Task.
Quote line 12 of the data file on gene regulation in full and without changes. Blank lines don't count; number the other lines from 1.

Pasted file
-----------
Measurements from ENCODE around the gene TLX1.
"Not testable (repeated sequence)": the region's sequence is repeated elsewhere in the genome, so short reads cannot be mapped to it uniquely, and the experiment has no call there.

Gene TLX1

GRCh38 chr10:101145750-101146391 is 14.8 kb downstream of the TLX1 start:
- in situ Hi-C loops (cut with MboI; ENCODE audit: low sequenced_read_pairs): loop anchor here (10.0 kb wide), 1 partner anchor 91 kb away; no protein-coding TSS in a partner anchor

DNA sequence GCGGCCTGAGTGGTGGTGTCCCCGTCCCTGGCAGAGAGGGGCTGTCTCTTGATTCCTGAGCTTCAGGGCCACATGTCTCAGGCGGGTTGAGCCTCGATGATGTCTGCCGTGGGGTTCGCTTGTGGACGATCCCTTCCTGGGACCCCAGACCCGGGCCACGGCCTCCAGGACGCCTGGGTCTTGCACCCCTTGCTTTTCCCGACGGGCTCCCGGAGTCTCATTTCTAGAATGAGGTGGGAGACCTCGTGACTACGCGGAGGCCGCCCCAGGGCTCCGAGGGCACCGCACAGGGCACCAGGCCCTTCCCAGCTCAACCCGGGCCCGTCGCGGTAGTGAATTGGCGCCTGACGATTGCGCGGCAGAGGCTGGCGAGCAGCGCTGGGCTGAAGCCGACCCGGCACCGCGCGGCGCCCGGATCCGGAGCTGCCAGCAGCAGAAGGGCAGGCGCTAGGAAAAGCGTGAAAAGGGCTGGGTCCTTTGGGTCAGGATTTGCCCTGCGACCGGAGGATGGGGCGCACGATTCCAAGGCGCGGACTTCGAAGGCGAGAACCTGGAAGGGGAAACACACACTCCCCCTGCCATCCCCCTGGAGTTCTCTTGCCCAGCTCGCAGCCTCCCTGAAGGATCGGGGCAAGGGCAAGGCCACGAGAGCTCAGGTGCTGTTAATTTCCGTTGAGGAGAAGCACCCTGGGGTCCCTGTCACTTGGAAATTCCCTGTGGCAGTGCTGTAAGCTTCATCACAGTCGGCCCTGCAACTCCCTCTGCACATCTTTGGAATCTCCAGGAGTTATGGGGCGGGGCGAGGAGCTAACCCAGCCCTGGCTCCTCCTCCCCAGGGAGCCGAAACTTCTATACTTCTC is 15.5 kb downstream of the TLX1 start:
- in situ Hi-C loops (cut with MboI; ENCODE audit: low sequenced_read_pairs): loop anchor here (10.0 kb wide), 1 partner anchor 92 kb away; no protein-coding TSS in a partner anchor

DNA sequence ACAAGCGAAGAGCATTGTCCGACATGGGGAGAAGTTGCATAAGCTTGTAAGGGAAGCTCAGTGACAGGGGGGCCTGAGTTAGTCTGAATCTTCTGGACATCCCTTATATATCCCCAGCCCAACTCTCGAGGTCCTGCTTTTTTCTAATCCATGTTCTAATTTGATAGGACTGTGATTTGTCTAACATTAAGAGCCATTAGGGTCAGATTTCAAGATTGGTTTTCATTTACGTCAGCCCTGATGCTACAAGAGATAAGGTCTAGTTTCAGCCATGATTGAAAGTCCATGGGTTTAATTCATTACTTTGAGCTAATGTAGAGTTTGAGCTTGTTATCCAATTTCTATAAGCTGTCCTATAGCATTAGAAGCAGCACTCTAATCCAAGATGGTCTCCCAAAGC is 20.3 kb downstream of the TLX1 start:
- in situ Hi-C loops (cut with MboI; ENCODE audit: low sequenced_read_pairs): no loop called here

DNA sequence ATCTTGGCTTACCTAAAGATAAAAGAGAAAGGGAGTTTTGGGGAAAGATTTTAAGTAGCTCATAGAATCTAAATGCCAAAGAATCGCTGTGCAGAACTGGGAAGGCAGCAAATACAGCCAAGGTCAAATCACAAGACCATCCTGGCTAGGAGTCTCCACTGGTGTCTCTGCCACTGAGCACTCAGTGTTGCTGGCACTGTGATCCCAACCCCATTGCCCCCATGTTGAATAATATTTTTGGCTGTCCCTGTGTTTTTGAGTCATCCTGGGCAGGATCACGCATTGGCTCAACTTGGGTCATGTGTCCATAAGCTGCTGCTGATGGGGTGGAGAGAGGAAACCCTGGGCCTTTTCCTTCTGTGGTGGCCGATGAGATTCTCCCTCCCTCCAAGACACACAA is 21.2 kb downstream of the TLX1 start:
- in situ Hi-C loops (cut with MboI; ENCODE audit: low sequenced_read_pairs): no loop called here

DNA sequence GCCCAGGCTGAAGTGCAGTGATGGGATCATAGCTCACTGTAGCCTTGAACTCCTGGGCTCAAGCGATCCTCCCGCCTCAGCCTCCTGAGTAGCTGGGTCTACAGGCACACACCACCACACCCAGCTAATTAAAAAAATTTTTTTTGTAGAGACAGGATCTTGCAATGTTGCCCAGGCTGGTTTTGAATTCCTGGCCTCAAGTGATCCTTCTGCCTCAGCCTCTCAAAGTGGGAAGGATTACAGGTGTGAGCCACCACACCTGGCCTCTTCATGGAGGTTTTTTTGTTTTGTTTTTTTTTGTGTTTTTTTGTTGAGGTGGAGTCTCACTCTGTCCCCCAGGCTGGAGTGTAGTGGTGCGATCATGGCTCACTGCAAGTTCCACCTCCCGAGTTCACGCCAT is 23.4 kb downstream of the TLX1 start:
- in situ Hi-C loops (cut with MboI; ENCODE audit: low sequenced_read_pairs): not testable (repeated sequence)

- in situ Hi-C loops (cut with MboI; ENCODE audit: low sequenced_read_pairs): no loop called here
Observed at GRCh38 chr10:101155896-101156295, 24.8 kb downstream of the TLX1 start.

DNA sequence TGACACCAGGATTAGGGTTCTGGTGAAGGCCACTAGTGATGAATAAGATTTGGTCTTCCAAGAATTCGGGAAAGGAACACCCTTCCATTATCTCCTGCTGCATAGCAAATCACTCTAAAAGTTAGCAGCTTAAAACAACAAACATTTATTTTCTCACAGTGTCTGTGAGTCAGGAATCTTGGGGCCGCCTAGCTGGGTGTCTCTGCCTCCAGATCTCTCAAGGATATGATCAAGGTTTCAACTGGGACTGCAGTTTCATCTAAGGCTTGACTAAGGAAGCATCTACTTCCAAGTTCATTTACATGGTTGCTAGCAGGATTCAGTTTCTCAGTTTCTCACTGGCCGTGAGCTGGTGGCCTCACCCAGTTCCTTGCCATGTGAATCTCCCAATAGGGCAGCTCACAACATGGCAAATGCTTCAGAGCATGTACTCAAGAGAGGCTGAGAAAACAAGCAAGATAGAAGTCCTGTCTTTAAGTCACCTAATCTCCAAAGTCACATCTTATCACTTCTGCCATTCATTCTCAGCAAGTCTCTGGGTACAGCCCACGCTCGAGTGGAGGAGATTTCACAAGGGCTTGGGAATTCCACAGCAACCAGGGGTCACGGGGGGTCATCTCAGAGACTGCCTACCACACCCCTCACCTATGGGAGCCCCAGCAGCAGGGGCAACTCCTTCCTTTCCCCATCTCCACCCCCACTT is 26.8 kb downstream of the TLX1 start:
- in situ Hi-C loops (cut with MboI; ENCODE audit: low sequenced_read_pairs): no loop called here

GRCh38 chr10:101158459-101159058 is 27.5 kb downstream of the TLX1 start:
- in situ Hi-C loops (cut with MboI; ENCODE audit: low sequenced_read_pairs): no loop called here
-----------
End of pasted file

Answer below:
DNA sequence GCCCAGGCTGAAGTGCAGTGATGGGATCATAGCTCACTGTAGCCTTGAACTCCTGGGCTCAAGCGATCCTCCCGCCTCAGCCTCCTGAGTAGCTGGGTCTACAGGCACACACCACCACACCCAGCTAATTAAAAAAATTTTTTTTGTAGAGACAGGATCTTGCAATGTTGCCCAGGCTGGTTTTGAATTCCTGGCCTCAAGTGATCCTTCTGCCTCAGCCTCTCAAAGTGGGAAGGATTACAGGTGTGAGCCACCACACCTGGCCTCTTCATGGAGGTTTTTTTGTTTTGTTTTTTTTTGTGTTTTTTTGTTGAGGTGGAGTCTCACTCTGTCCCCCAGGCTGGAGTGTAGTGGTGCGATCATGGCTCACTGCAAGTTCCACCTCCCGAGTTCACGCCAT is 23.4 kb downstream of the TLX1 start: